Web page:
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Child-Proofing Your iPhone & More with iOS Guided Access

Apple is wonderful about building accessibility into its products, and one iOS feature that is useful in a variety of situations is Guided Access. This feature is essential for those with motion impairments, as it can be set up to allow only one app to be running on the device at a time, disable areas on the screen that aren’t relevant to performing a task or might cause distraction with an accidental gesture, and disable hardware buttons. In this article, we’ll take a quick look at how to set up and use iOS Guided Access.

Setting Up Guided Access
Launch the Settings app on your iOS device, then tap General > Accessibility > Guided Access. Tap the Guided Access button to enable the feature, and then the button turns green and shows the various features available for Guided Access (see screenshot below):

Guided Access settings
(Guided Access settings.)

Starting a Guided Access Session
Let’s say that the person you’re setting up guided access for needs to use just one program — perhaps the amazing Proloquo2Go app that is used to give those with limited motion and speech the ability to speak by simply touching buttons that visually describe what the person wishes to say.

Launch the one app you want to have running on the iPhone, iPad or iPod touch, and then triple-click the Home button. Adjust the settings for the session (the next part of this post) and then tap the Start button.

In my example, I’m using the WordPress app for iPhone in Guided Access. I triple-click the Home button, after which time I can select either Magnifier or Guided Access (see screenshot below).

After triple-clicking, Guided Access and Magnifier are your choices... as is canceling.
(After triple-clicking, Guided Access and Magnifier are your choices… as is canceling.)

Tapping on Guided Access, I’m asked to circle areas that I would like to have ignored. Tap Start, you’re asked to enter a 4-digit passcode, and decide whether or not a device can go to sleep during a session. Finally, a notification appears on-screen for a moment informing me that Guided Access has started.

The WordPress app appears, and I’m only able to use that app and the specific buttons that I’ve left “unshaded”. Sadly, it’s not possible to take screenshots during Guided Access, so I can’t show you what’s going on.

If I try to do anything — like taking a screenshot of the screen so that you can see the gray circles around several of the buttons — I see a notification at the top of the screen that says “Guided Access is Enabled. Triple-click the home button to exit.”

I can’t switch to another app, I can’t get to the Home screen… I can just use the WordPress app. Can you see how the ability to lock access to any other app might be useful in other cases, like keeping a child from “exploring” your important personal information or playing an app that has expensive in-app purchases?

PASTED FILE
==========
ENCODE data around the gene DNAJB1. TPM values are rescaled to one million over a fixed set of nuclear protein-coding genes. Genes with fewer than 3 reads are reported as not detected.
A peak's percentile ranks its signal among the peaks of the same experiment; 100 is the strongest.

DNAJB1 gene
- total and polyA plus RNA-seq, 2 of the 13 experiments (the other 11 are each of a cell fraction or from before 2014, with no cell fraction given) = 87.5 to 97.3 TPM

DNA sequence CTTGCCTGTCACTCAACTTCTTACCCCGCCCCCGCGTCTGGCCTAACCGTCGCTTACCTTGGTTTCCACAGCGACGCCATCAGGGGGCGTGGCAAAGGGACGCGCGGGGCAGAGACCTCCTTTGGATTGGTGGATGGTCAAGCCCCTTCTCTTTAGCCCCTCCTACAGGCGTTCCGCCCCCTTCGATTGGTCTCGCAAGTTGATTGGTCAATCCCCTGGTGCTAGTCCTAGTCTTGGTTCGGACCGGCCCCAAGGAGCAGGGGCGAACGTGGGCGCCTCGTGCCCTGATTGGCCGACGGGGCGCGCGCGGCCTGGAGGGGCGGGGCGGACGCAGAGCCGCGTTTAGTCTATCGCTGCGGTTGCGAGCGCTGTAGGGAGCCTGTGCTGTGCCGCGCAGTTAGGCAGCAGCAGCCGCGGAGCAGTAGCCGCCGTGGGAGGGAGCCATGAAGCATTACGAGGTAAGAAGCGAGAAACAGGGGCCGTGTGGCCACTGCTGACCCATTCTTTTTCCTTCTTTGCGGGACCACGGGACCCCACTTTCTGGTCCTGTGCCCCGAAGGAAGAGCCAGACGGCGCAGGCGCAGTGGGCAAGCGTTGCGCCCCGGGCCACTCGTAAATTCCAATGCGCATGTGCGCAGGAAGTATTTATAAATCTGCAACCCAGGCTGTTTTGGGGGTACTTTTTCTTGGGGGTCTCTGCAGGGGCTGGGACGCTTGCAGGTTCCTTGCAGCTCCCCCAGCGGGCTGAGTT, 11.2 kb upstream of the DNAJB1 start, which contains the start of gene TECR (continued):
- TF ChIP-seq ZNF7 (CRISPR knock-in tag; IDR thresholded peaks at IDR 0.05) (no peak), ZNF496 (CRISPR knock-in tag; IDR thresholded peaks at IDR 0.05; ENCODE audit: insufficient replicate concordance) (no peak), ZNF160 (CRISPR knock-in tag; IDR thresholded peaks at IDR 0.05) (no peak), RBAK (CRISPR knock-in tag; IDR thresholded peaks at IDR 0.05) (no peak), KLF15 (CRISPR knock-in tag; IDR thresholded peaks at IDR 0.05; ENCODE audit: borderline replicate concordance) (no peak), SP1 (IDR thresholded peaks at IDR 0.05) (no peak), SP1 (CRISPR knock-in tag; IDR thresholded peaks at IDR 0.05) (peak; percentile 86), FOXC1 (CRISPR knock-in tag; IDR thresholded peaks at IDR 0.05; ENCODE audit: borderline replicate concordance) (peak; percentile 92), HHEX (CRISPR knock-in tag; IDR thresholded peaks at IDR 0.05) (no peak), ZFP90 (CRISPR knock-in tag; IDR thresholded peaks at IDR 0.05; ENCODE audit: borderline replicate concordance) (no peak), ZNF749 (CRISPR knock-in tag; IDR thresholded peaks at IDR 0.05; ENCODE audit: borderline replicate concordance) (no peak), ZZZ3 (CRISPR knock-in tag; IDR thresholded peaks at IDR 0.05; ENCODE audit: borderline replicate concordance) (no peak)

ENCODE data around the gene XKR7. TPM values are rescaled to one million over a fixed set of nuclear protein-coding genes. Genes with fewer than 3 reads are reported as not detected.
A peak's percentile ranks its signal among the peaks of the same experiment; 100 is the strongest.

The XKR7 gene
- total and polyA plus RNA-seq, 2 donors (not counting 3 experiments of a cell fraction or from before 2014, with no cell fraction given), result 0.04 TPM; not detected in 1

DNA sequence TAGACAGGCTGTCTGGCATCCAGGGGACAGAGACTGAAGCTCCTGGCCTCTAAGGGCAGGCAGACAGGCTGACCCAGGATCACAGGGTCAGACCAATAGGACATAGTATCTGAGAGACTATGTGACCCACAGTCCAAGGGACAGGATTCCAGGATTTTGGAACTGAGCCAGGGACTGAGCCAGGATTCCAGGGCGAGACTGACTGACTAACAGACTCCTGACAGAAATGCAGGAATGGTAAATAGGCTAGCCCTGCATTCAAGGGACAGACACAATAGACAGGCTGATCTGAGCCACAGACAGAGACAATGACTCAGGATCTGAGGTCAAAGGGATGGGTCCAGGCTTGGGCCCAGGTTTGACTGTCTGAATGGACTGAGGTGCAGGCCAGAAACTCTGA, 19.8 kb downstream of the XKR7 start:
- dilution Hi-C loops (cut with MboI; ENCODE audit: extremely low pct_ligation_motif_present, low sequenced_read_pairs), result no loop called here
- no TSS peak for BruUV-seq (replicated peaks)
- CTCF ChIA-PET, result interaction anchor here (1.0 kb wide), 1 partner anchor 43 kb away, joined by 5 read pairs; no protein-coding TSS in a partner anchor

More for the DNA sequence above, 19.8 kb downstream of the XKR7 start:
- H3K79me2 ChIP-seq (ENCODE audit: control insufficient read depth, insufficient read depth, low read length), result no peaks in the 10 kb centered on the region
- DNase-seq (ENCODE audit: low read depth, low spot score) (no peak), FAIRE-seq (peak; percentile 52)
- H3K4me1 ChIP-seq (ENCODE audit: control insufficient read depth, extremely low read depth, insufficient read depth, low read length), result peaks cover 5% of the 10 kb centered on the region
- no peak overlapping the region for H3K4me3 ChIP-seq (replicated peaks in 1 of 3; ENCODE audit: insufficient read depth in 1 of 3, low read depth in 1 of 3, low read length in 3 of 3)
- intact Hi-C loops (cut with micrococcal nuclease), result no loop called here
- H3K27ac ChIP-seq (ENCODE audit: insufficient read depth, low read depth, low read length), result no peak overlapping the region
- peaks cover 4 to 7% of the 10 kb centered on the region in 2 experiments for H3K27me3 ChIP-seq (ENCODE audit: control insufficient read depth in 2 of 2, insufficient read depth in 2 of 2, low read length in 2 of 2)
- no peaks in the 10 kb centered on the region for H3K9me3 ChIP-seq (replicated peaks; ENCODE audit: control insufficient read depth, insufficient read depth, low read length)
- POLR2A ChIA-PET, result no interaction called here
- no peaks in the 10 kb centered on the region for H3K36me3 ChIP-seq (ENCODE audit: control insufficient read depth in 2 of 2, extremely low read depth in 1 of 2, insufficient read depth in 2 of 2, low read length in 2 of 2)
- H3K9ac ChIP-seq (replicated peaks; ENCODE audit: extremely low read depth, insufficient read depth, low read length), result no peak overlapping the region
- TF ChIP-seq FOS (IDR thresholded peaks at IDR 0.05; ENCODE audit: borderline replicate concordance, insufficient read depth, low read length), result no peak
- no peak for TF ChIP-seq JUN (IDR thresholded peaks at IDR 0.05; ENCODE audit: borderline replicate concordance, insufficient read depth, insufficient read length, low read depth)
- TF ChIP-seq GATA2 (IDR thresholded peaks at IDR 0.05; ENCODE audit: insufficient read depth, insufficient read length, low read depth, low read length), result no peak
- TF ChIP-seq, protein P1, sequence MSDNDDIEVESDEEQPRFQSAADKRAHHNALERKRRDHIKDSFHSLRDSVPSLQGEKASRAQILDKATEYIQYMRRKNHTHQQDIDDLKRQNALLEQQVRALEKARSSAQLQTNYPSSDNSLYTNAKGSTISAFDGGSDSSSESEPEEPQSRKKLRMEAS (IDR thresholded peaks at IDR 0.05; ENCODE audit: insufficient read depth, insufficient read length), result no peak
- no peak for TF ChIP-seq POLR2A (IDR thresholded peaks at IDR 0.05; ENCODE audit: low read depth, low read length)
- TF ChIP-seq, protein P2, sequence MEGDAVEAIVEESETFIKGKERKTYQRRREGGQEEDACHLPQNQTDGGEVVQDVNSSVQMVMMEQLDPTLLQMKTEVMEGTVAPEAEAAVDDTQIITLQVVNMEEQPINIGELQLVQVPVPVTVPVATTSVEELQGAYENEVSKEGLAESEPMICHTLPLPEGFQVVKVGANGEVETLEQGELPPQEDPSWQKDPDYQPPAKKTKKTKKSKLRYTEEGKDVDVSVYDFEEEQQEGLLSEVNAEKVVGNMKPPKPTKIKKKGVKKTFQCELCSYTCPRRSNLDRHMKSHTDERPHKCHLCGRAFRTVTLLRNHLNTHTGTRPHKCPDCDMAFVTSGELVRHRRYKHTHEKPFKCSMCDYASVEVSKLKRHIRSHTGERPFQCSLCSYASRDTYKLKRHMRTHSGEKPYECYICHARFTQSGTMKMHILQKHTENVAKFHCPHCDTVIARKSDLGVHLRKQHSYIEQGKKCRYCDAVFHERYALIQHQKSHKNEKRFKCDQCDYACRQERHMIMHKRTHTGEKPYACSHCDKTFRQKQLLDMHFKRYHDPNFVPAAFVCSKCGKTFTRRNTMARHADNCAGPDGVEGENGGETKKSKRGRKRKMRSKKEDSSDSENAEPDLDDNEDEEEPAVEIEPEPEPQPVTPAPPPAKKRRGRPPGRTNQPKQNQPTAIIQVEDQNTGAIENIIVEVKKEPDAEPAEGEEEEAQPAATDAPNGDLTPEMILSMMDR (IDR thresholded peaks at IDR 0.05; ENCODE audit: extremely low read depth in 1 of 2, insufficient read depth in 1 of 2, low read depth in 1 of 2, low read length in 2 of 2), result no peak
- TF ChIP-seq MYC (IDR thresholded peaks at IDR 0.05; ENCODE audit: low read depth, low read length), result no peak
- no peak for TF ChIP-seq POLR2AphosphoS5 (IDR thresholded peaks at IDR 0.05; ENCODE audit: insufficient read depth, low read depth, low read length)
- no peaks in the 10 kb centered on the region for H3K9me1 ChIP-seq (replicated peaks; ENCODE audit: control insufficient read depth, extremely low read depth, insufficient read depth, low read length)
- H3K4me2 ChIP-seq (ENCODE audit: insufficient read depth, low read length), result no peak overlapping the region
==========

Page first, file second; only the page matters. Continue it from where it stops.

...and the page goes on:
Ending a Guided Access Session
You’ve already read the answer — “triple-click the home button to exit”. Actually, doing this will first ask for that 4-digit passcode. Enter it, and a screen appears allowing you to End or Resume Guided Access. There’s also the opportunity to change the circled areas in the app that is running, or turn different options on and off. The default options are to allow motion to affect the running app, make keyboards available, and allow touch to control certain parts of the screen.

That means that you can turn off touch control all together, or make keyboards impossible to use, and lock the screen in a particular orientation. Other options include the ability to use the “sleep/wake button”, the “volume buttons”, or set a time limit on Guided Access.

It’s also possible to use Touch ID instead of the 4-digit passcode to end a Guided Access session. To change from a passcode to Touch ID, go to Settings > General > Accessibility > Guided Access > Passcode Settings and turn on Touch ID. When Touch ID is enabled to end Guided Access, ending a session is as easy as pressing the Home button, then using Touch ID.

Guided Access is one of those little features of iOS that is seldom used, but it can make life better for those who have limited mobility to control their devices and for parents who wish to lock their devices for a single use. Do you have a use case that you’ve used Guided Access for? Let us know in the Comments section below.

Steve Sande
the authorSteve Sande
Contributing Author
Steve has been writing about Apple products since 1986, starting on a bulletin board system, creating the first of his many Apple-related websites in 1994, joining the staff of The Unofficial Apple Weblog in 2008, and founding Apple World Today in 2015. He’s semi-retired, loves to camp and take photos, and is an FAA-licensed drone pilot.
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